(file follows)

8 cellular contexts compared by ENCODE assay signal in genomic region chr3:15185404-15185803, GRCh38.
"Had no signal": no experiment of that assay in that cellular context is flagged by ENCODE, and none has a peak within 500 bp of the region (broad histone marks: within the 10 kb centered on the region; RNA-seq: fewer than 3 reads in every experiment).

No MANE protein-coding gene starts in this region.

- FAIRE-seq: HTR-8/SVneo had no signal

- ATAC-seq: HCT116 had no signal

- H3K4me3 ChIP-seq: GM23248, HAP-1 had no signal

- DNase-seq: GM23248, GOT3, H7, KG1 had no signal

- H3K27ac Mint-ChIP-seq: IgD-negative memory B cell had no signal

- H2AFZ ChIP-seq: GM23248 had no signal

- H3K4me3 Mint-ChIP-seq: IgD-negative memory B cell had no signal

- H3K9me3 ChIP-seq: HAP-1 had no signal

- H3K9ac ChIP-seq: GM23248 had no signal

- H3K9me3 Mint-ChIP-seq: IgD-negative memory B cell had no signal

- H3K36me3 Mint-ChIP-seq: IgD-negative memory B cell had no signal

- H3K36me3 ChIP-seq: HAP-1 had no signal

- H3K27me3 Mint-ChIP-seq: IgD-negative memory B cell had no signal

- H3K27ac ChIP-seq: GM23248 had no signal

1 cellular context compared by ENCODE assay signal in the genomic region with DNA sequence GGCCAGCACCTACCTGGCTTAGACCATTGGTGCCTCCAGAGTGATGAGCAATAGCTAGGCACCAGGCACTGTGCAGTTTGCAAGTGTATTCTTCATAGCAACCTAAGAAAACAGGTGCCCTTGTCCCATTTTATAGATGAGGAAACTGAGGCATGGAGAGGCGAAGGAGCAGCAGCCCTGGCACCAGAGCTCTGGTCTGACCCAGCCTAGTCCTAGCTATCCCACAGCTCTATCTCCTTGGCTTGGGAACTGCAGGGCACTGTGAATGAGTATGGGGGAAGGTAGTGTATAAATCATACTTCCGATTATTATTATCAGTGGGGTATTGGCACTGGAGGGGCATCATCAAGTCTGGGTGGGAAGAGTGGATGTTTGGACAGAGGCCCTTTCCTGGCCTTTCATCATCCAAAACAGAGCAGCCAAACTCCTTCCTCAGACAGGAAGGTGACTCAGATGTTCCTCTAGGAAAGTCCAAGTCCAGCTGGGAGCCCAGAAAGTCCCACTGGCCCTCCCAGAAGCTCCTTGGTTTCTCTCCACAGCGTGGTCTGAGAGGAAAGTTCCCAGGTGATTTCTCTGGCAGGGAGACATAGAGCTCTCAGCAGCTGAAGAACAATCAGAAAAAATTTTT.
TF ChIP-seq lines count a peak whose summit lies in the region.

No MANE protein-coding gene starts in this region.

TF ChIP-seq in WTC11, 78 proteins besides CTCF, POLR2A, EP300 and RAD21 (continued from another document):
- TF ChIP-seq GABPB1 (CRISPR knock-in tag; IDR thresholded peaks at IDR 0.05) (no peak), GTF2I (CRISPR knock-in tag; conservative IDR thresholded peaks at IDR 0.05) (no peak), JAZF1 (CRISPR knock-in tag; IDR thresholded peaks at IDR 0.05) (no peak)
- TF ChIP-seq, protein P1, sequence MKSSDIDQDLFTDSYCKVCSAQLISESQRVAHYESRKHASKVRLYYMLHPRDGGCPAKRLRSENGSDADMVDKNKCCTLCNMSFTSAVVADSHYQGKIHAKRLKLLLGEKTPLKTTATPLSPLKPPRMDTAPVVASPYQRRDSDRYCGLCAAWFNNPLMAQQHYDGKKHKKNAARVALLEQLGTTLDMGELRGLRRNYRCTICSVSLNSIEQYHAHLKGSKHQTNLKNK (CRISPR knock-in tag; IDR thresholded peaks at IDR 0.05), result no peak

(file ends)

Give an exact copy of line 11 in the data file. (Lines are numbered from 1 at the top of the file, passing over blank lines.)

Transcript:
- H3K9me3 ChIP-seq: HAP-1 had no signal